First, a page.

Comparison of the structural composition of smectites between the treated samples and the initial sample material (data from Kiviranta & Kumpulainen, 2011) showed that the total charges of smectite were elevated after the batch experiments. This difference can partly be explained by the differences in the analysis methods. The structural compositions calculated from the chemical compositions (Table 7) suggest that the tetrahedral charge, and thereby also the total charge of smectite, increased in the pH 12.0 experiments. In Na-bentonite this result is in line with the observed increase in CEC of the clay fraction analysed with spectroscopy, as well as with the observed change in the Greene-Kelly test (Table 5). Thus, it can be hypothesised that there was an increase in tetrahedral Al, that is, beidellitization in the pH 12.0 experiments at least in Na-bentonite. In batch experiments Vuorinen et al. (2006) also observed beidellitization in Na-bentonite in contact with high-pH saline solution.
Rietveld-analysis. The mineralogical compositions determined after XRD analysis, Rietveld analysis and chemical analyses are shown in Table 8. The results suggested that the smectite content decreased in experiments with both bentonites. Simultaneously, there is a drastic increase in the carbonate contents (Table 8). However, comparison of the mineralogical composition with the chemical analysis shows that the carbonate contents determined by mineralogical analysis (Table 8) were underestimated in the pH 8.3 and 9.7 experiments of both bentonites and the pH 11.3 experiment of the Ca-bentonite samples and overestimated in the pH 12.0 experiments. Overestimation of carbonate content in the mineralogical analysis (both bentonites in the pH 12.0 experiments) may be a result of an error in sample preparation, since acetone was used for grinding and sample mounting. Using acetone may have induced transformation of possible portlandite and CSH phases into carbonates. Furthermore, the carbonate content in all the Na-bentonite samples had increase drastically compared to the initial sample. Possible other explanations of the high carbonate content in the samples may be contamination from the leaching solutions or from the polycarbonate sample vessels. In any case, there are large uncertainties concerning the origin of the carbonate contents.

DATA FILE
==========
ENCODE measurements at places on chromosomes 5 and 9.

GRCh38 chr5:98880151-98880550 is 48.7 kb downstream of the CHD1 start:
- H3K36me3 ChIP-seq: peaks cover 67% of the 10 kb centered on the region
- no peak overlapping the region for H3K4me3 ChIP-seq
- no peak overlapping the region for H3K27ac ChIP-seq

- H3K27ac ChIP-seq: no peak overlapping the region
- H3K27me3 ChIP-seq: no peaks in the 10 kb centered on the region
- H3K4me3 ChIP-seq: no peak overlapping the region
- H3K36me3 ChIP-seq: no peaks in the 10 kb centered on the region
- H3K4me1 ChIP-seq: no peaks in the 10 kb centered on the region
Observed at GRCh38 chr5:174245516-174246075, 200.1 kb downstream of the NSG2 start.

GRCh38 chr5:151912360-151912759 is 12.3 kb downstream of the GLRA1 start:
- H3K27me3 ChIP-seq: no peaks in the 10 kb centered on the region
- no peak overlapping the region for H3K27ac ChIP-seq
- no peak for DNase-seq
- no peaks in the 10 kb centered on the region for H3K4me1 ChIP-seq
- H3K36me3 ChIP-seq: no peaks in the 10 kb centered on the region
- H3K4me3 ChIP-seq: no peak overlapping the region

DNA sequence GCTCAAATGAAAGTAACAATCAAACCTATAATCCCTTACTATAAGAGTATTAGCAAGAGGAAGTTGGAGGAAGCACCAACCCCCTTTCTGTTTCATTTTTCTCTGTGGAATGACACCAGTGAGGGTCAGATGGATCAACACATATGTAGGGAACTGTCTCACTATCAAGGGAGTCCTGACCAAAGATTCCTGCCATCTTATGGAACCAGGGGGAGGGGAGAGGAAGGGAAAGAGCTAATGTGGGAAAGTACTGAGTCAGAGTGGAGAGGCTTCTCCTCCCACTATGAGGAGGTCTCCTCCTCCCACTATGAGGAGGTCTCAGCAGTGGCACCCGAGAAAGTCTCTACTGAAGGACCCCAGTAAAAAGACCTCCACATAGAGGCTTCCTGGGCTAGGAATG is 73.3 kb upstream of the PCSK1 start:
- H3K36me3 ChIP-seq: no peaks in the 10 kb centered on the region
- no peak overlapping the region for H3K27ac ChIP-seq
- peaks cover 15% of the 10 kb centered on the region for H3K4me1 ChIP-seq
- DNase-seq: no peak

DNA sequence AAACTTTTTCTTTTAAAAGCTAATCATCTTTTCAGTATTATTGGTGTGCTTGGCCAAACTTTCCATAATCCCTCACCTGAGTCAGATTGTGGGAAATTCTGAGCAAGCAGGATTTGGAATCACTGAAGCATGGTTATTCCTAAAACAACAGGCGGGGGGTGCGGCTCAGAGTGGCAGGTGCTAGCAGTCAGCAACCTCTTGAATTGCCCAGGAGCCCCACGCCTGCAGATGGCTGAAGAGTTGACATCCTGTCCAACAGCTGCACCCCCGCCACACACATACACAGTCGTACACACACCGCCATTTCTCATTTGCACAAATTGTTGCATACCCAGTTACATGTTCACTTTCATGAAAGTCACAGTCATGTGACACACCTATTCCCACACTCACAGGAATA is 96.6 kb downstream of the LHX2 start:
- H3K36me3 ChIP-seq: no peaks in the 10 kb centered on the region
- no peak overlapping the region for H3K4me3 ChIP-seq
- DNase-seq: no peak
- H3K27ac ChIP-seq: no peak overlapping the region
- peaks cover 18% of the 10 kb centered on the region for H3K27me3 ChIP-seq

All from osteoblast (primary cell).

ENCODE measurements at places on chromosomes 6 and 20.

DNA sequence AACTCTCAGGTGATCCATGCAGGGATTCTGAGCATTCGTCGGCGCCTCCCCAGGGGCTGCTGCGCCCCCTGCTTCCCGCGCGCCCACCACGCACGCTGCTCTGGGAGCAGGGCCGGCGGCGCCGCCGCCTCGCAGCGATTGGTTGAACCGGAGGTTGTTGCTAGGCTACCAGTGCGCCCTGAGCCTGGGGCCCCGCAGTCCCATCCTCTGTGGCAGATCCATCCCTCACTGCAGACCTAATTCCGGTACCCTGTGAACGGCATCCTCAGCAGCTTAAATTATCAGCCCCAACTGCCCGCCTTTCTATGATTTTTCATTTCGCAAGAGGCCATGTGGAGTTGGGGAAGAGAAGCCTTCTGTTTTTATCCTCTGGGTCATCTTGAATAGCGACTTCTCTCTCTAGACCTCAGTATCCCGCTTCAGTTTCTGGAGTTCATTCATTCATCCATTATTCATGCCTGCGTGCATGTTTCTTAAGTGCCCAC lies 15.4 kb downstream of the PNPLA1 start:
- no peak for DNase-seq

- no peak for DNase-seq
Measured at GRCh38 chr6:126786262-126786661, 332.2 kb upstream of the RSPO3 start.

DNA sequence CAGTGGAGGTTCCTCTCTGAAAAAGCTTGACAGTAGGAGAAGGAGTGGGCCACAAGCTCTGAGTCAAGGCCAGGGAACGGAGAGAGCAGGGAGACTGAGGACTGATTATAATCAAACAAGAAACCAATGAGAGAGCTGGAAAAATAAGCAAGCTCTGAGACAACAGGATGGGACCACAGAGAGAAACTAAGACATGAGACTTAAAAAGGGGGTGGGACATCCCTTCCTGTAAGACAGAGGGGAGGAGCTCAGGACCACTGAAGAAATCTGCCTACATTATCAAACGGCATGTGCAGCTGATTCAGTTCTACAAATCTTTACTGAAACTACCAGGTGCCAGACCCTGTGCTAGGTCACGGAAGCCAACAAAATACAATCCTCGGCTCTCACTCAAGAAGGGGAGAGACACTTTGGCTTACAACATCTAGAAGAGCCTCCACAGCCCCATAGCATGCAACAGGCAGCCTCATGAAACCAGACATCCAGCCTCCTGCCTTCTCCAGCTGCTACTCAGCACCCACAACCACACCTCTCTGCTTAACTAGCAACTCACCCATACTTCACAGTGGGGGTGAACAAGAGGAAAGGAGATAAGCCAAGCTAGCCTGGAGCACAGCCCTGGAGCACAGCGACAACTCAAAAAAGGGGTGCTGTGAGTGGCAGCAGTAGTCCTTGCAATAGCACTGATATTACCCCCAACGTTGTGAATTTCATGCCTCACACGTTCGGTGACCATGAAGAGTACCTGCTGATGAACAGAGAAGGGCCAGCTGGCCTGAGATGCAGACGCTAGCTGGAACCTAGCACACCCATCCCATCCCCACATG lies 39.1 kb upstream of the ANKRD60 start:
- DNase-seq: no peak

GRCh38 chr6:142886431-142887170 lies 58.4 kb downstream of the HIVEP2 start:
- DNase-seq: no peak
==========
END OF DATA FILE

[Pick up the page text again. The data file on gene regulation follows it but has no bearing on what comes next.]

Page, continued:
Swelling pressure. The swelling pressure data of the pH-treated samples are presented in Table 10 and Figs 8 and 9. For comparison purposes, the swelling pressures of the initial samples from Kiviranta & Kumpulainen (2011), and from other sources of similar materials, are included in Figs 8 and 9.
In contrast to what was initially hypothesized, the swelling pressures of samples treated at pH 12.0 (and also slightly for the pH 11.3 treated Ca-bentonite sample) showed higher swelling pressures than those of the original initial samples (Figs 8 and 9). It was thought that these unexpected results were caused by technical difficulties in sample dismantling due to the very small sample size. Therefore, the measurements of samples treated at pH 12.0 were repeated, but the result obtained was still an increase in swelling pressure in both bentonite materials of the pH 12.0 experiment.